After a semester as an intern, Boyd Martin was hired on part time as the gallery coordinator. She continued to work in this capacity while she completed a master’s in museum studies at The University of Oklahoma.

Executive arts

Upon completing the master’s program in 2016, Boyd Martin was promoted to be 108|Contemporary’s full-time exhibition director. This position enabled her to continue gaining experience in art management and museum curation by working with each faucet of the organization.

fireworks above the entry to an illuminated building at night with the words 108 Contemporary set above the entryBoyd Martin has loved her roles at the gallery since day one, but says she never dreamed of becoming executive director. “In all honesty I didn’t aspire to this position. It really wasn’t until the former director, Susan Baley, encouraged me that I seriously considered myself in this role,” she noted.

Excited by and grateful for the opportunity to lead 108|Contemporary, Boyd Martin also takes great pleasure in being a mentor to TU students who are beginning their own journeys at 108|Contemporary. “Many of our employees and interns past and present have been students at TU,” she said, “so having the chance to give them advice and support really is an example of life coming full circle in the best possible way.”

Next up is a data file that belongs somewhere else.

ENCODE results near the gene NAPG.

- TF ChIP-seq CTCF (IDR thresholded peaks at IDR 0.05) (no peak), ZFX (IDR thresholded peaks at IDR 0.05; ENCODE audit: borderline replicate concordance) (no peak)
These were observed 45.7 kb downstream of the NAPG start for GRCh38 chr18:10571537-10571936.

Advice for getting into art management and museum curation

For anyone who wants to enter the art management and museum curation field, Boyd Martin offers five pieces of advice:

  1. Embrace versatility: “To people going into the world of art curation, museum studies or arts management, I say: Be ready to wear a variety of hats. Most organizations that specialize in arts are nonprofits and, more often than not, you’re going to end up doing a lot of different things.”
  2. Embrace the new challenges that arise and the opportunities they give to learn something new: “That is an aspect I enjoy about this type of work. There are always new challenges and new exhibitions.”
  3. Be mission-driven, whether that is a personal mission or an organizational mission: “It keeps things aligned when you filter every decision around the question, ‘does this serve the mission?’”